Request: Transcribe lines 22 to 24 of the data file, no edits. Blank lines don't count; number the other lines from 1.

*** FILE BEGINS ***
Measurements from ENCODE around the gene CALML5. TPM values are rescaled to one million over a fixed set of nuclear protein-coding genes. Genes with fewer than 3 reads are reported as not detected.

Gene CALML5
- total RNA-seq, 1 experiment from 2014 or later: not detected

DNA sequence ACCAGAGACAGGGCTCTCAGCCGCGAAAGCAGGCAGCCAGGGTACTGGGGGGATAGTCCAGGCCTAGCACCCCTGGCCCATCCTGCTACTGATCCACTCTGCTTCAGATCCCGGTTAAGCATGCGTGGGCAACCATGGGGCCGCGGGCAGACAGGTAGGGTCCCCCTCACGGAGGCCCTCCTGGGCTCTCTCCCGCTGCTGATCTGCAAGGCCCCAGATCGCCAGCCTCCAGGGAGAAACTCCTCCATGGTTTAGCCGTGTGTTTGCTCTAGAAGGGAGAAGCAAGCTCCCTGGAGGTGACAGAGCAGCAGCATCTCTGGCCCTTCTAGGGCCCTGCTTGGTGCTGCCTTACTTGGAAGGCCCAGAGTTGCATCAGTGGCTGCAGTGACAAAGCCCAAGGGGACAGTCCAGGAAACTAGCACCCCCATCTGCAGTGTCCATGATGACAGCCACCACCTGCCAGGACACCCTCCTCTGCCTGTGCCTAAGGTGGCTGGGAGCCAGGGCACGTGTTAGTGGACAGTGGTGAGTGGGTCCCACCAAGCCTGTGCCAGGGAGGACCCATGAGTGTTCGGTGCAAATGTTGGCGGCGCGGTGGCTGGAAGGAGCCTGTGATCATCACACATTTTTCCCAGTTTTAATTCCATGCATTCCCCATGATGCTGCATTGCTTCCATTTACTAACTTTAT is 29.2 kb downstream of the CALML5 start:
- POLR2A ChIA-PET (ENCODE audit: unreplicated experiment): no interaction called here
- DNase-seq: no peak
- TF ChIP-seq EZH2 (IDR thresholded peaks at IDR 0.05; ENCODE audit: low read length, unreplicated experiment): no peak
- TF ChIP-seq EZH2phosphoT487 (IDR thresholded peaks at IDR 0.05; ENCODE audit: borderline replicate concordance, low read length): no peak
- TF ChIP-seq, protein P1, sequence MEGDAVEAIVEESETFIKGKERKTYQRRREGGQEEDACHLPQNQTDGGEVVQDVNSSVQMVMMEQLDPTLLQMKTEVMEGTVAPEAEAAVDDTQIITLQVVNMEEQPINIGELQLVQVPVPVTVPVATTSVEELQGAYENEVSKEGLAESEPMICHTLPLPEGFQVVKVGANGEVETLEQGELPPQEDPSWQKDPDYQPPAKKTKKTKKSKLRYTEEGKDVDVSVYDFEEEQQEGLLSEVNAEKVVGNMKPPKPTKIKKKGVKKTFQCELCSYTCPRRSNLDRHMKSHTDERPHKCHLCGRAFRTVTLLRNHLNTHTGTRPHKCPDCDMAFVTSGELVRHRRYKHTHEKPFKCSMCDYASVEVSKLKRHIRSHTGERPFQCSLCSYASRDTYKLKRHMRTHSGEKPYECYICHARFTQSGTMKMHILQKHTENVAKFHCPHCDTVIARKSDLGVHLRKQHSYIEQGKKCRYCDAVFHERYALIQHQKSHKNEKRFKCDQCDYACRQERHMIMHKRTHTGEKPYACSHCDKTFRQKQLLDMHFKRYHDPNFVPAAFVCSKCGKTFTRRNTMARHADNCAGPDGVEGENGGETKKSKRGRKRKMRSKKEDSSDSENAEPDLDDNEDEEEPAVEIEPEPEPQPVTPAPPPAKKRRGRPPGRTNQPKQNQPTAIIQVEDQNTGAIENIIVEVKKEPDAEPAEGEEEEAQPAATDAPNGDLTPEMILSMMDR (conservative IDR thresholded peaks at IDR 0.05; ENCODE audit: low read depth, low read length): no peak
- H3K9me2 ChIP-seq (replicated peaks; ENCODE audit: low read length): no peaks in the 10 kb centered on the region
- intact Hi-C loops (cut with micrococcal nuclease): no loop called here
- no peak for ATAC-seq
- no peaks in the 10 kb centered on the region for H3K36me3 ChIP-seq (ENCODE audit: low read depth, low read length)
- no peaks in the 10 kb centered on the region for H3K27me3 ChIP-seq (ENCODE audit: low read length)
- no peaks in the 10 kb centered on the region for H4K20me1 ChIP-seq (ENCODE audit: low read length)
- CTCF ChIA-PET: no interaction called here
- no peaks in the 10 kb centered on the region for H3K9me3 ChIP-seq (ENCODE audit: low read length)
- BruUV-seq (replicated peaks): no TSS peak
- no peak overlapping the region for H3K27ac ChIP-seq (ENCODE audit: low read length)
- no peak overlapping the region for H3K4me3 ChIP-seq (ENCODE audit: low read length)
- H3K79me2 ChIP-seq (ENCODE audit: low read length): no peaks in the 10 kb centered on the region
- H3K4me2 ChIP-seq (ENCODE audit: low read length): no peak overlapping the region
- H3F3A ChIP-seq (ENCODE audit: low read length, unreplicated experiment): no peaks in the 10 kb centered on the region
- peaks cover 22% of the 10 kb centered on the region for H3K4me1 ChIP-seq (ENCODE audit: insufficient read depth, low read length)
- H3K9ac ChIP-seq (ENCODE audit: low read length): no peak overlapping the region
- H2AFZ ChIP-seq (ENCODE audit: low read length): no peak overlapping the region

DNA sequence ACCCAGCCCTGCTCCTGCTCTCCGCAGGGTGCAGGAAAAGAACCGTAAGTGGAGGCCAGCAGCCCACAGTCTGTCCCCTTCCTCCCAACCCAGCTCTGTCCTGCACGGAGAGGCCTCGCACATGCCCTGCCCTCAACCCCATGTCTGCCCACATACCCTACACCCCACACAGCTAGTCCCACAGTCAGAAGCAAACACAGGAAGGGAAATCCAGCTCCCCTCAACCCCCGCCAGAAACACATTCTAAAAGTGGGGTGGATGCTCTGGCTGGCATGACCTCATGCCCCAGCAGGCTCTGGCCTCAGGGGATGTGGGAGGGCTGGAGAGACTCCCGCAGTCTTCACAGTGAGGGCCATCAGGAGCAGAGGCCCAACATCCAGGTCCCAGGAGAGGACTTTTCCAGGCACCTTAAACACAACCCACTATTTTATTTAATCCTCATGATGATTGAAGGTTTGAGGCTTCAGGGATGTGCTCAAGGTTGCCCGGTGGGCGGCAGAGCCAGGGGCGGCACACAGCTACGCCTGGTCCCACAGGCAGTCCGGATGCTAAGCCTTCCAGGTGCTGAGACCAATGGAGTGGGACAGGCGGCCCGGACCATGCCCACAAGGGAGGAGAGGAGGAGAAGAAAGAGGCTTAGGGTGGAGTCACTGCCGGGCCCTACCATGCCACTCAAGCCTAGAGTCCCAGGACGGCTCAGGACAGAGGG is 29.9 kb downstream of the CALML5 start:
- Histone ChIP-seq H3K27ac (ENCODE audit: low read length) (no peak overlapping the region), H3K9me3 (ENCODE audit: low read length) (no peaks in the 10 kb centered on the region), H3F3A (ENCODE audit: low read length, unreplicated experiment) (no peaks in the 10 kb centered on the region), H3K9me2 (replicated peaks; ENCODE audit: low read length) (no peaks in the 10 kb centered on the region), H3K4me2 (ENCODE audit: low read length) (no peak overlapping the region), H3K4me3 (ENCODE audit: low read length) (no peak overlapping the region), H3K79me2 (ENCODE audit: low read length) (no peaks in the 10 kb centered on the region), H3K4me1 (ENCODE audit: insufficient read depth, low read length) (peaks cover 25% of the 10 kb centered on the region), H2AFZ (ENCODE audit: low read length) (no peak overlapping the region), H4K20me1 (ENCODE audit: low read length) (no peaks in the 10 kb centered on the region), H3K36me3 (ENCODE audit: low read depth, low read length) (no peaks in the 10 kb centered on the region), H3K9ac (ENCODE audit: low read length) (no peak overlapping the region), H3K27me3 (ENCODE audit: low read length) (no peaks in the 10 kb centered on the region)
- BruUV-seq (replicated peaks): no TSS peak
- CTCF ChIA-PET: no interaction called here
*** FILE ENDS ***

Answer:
- H3K4me2 ChIP-seq (ENCODE audit: low read length): no peak overlapping the region
- H3F3A ChIP-seq (ENCODE audit: low read length, unreplicated experiment): no peaks in the 10 kb centered on the region
- peaks cover 22% of the 10 kb centered on the region for H3K4me1 ChIP-seq (ENCODE audit: insufficient read depth, low read length)